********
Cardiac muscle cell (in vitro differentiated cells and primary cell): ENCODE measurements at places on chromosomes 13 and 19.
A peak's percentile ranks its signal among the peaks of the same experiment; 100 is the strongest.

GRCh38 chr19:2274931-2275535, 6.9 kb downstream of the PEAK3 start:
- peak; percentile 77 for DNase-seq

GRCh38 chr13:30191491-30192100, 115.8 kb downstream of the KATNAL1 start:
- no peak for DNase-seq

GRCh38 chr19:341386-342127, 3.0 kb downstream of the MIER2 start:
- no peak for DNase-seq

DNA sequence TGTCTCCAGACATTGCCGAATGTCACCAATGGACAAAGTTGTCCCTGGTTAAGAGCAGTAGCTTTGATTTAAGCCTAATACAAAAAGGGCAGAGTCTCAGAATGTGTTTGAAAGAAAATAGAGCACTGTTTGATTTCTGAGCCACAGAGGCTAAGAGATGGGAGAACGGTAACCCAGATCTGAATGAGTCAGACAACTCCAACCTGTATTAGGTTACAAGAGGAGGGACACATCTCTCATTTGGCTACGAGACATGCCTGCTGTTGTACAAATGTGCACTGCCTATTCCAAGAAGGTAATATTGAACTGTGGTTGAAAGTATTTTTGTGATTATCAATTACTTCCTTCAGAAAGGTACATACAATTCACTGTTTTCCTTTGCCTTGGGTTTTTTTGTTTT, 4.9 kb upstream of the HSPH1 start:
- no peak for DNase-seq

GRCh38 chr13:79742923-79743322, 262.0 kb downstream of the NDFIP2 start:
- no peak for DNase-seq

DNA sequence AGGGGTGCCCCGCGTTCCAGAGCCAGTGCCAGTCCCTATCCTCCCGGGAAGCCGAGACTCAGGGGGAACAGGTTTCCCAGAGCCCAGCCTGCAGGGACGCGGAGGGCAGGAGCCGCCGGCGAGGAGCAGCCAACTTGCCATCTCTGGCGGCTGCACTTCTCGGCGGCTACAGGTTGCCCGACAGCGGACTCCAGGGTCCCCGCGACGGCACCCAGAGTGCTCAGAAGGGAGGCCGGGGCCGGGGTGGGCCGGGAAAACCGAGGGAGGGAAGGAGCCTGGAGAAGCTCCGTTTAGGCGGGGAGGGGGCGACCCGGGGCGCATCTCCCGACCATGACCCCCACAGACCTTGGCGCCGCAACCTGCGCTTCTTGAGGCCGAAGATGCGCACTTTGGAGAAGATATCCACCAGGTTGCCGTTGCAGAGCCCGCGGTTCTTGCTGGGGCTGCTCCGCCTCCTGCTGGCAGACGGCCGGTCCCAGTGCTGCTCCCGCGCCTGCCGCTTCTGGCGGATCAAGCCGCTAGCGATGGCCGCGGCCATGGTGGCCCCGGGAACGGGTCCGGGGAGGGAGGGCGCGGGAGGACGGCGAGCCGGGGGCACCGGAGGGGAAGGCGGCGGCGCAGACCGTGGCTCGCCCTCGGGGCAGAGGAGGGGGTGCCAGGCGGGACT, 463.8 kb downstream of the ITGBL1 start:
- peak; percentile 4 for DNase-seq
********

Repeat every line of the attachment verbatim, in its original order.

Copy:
Cardiac muscle cell (in vitro differentiated cells and primary cell): ENCODE measurements at places on chromosomes 13 and 19.
A peak's percentile ranks its signal among the peaks of the same experiment; 100 is the strongest.

GRCh38 chr19:2274931-2275535, 6.9 kb downstream of the PEAK3 start:
- peak; percentile 77 for DNase-seq

GRCh38 chr13:30191491-30192100, 115.8 kb downstream of the KATNAL1 start:
- no peak for DNase-seq

GRCh38 chr19:341386-342127, 3.0 kb downstream of the MIER2 start:
- no peak for DNase-seq

DNA sequence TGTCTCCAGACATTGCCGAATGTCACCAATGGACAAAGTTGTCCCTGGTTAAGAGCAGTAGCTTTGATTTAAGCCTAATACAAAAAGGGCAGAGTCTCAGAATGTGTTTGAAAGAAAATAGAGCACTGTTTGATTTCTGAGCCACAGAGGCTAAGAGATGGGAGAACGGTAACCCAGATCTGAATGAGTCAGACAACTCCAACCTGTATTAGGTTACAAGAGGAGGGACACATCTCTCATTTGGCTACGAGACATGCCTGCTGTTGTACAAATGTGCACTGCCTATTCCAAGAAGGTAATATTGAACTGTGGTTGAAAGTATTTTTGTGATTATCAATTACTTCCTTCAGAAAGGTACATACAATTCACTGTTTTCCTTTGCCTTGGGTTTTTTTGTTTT, 4.9 kb upstream of the HSPH1 start:
- no peak for DNase-seq

GRCh38 chr13:79742923-79743322, 262.0 kb downstream of the NDFIP2 start:
- no peak for DNase-seq

DNA sequence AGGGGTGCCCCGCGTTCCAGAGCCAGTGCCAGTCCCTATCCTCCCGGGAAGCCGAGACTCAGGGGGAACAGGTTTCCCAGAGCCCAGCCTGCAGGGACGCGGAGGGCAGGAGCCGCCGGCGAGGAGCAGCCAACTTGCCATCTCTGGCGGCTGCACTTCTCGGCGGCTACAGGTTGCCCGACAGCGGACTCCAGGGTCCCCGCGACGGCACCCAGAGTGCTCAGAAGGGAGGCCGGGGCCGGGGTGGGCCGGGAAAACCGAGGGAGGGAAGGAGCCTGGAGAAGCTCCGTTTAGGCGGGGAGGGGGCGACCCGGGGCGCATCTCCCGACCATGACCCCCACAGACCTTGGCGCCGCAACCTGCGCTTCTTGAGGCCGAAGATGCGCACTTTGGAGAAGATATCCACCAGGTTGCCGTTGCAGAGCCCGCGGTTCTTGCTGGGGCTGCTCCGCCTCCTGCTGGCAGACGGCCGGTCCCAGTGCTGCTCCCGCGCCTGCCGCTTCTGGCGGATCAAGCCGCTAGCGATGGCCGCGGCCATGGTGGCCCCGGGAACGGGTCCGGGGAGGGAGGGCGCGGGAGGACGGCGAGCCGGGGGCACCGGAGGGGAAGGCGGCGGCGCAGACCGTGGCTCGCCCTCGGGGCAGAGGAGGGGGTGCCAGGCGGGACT, 463.8 kb downstream of the ITGBL1 start:
- peak; percentile 4 for DNase-seq